Video marketing the next frontier after social media conquered – for accounting firms was previously published in The Bottom Line, Starting Your Own Firm, November 2016. This is a reprint.
This past February, YouTube celebrated its tenth anniversary. Six months into its launch year, Google purchased the site for a mere $1.65 billion USD. That same year, Facebook let the genie out of the bottle by changing its platform from a restricted student network to an open access social media site offering accounts to anyone over the age of thirteen.
Ten years. It may not feel like a long time. But a lot has changed. Ten years ago the lion’s share of accountants didn’t have websites. Five years ago few accountants had blogs. Three years ago most accountants were still debating the value of LinkedIn.
Today, that’s all a bit otherworldly. Not having a website or even a LinkedIn profile, in many circles, would be considered playing yourself out of the game.
So what’s the point of this little trip down memory lane besides, well, aging ourselves? It’s to take a lesson from recent events to assess the scale of the opportunity with video. Who among us expected the Internet to create this marketing whirlwind, particularly in professional practice? But it did. So, the question is, will video be the next whirlwind?
Adopting what we’ve learned from recent events:
Let’s take a lesson from the accountants and other professionals that were courageous, early adopters of websites, blogs and social media. What were the resulting advantages of their actions and were they sustainable? Should we expect these advantages to easily transfer to video marketing?
- Authority. While prospective clients may not have been initially searching for the services of accountants and other professionals, they were seeking information. So, websites that did a good job of addressing search queries stood out for their expertise, often a long way from any competing noise. This behaviour was eventually rewarded with quality inquiries and referrals.
- Search engine results. Accountants and other professionals, who counted themselves among the early bloggers and web content producers, attained enviable positions on search results, a feat that they managed to hold onto for many years to come. Once competing firms woke up to the new reality of search engine marketing, they faced quite the challenge to get caught up.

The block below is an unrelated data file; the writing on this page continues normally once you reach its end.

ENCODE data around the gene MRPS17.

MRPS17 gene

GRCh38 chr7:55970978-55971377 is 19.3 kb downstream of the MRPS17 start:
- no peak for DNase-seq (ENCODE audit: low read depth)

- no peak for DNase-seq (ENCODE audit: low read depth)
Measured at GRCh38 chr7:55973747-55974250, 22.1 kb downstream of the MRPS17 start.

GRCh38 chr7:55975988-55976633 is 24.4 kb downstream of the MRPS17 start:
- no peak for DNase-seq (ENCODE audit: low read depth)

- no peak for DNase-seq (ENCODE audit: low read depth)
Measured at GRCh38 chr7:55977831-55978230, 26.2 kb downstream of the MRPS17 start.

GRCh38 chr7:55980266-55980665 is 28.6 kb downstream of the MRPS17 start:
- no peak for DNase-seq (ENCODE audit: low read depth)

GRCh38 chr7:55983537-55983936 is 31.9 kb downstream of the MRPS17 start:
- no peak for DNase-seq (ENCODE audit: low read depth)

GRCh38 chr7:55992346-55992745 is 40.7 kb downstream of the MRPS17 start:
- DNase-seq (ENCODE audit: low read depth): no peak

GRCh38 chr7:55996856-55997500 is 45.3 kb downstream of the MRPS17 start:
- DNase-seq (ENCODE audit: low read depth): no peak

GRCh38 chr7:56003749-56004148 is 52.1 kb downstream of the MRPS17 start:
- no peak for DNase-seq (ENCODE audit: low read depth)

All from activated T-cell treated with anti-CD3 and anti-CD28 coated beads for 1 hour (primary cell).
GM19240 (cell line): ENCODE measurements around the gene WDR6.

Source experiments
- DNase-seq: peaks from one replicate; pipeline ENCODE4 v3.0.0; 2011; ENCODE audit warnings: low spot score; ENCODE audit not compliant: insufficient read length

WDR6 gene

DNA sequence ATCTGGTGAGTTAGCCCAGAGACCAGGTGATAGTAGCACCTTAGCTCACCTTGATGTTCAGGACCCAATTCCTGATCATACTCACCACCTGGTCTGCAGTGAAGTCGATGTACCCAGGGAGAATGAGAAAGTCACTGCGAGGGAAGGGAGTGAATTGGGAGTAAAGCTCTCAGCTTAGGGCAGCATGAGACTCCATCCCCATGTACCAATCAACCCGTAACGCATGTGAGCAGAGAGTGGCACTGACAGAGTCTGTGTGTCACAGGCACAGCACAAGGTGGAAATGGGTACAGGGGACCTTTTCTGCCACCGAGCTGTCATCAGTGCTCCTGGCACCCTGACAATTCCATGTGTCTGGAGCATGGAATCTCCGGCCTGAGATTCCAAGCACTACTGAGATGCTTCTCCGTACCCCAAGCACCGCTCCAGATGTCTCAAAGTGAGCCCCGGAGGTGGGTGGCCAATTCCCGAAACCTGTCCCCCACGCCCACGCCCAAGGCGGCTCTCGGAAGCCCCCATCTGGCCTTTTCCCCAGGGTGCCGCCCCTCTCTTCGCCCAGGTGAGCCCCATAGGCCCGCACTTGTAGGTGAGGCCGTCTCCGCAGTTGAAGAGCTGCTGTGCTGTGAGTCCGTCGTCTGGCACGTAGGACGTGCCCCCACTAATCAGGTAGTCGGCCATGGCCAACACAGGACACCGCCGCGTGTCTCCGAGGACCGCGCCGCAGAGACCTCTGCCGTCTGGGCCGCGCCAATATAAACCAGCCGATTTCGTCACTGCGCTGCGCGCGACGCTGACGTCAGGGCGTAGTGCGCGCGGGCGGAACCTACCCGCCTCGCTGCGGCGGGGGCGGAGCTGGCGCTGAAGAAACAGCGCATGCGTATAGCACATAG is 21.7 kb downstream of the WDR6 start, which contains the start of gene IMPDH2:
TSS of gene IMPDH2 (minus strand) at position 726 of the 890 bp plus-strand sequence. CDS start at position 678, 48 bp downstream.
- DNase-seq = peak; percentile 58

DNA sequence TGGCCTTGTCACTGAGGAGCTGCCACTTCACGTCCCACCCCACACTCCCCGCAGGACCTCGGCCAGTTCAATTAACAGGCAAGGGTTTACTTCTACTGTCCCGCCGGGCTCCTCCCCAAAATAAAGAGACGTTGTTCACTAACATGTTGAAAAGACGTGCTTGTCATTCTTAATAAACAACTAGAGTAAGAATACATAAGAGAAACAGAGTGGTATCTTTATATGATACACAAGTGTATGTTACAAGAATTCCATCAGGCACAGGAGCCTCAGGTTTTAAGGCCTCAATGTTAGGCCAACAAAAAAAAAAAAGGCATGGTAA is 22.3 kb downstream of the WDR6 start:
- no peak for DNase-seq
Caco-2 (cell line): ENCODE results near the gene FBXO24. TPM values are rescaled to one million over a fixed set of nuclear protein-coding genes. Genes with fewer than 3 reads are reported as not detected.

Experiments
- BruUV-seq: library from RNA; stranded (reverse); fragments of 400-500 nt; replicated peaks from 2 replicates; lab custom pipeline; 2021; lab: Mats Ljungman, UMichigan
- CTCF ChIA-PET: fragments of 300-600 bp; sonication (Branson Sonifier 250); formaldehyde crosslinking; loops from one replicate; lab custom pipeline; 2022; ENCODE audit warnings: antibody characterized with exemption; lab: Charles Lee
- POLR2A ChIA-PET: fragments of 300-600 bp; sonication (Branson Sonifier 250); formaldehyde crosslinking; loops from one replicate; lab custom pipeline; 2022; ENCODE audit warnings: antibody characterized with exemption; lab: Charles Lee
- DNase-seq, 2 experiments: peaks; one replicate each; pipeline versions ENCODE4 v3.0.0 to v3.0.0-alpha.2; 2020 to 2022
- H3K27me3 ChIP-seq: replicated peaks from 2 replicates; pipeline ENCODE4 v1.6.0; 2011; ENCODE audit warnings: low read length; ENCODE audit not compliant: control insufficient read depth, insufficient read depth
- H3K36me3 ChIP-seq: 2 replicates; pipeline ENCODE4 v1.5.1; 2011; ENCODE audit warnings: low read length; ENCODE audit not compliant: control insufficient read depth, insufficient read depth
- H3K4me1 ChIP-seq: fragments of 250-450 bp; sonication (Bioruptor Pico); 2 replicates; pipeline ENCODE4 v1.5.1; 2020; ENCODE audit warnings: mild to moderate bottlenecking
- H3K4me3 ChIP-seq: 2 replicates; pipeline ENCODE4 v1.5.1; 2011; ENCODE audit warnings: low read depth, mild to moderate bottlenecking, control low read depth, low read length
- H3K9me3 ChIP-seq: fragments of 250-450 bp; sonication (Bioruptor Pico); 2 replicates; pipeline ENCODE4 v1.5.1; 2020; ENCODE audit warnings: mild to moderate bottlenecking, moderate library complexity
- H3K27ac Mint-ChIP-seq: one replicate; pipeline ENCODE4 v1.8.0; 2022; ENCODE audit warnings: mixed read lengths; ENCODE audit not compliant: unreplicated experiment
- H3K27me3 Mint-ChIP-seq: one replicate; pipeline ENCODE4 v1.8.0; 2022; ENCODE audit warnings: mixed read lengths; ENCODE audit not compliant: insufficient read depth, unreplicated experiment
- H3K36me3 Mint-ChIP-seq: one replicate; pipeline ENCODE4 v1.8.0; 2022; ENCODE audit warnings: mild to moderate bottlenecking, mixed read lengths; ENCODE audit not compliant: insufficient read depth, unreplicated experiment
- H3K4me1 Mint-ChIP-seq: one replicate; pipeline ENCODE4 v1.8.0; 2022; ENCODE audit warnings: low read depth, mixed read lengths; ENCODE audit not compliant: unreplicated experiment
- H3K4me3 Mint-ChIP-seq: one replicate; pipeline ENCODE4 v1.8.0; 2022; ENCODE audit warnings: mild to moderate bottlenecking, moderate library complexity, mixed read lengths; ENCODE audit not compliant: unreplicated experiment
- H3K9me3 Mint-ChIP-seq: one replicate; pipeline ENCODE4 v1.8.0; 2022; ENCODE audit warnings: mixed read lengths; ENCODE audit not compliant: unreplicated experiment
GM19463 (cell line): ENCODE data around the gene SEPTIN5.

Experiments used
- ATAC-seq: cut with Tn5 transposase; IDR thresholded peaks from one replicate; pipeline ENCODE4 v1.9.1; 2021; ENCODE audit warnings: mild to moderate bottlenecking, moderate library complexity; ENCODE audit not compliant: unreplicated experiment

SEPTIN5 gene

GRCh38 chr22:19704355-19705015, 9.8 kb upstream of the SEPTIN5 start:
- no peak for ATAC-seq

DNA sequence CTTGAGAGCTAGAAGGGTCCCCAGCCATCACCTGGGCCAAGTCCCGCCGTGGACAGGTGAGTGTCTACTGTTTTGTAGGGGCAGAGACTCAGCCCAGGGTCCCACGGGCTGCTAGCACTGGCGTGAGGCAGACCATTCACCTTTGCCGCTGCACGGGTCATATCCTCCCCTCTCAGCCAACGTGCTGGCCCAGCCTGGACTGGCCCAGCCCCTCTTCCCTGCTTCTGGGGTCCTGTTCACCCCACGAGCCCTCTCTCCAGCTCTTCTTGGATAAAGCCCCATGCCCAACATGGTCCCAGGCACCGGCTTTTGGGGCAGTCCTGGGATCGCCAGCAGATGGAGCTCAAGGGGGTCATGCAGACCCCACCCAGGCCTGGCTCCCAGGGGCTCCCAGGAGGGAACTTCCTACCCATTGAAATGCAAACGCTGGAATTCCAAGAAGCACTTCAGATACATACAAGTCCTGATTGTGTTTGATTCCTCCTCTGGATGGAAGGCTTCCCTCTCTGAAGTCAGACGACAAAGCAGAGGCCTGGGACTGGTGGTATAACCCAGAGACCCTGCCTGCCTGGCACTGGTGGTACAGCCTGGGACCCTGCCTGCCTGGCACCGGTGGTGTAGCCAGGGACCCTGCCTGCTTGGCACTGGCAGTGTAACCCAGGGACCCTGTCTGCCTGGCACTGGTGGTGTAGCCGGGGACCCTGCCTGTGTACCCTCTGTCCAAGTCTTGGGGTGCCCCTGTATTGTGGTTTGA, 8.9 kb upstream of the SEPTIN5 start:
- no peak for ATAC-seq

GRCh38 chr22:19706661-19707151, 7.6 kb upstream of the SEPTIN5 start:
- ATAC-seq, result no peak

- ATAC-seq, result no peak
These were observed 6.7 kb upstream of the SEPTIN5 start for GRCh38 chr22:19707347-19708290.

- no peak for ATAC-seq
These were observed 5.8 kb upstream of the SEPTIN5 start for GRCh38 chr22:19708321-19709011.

- Social influence. As each new social site emerged, accountants and other professionals that weren’t afraid to use their voice to declare opinions, share information, stir up controversy, be friendly and otherwise get noticed, became social media influencers with enviable access to their markets. Their Twitter feeds, LinkedIn blogs and Facebook pages became the trusted go to resources within their respective specialties. Meanwhile gaining influencer status became harder to achieve, as the numbers on social media sites skyrocketed.
The unique advantages of video:
Beyond the benefits we would expect video to deliver simply by mimicking recent events, video also has specific advantages over other online platforms. Some examples include:
- Engagement. The most successful accounting and other professional sites achieved their position by being strategic about connecting with their target market. But because video is the closest online simulation of a human experience, it gives the static written word a run for its money when it comes to being personal. Video takes engagement up a few notches.
- Innovative applications. Video is simply another medium. But this one medium is capable of being repurposed in a multitude of creative formats. The possibilities are quite limitless and many fit especially well within the professional context, since they are all about people. Video biographies. Video blogs. Seasonal video cards. Staff recruiting videos…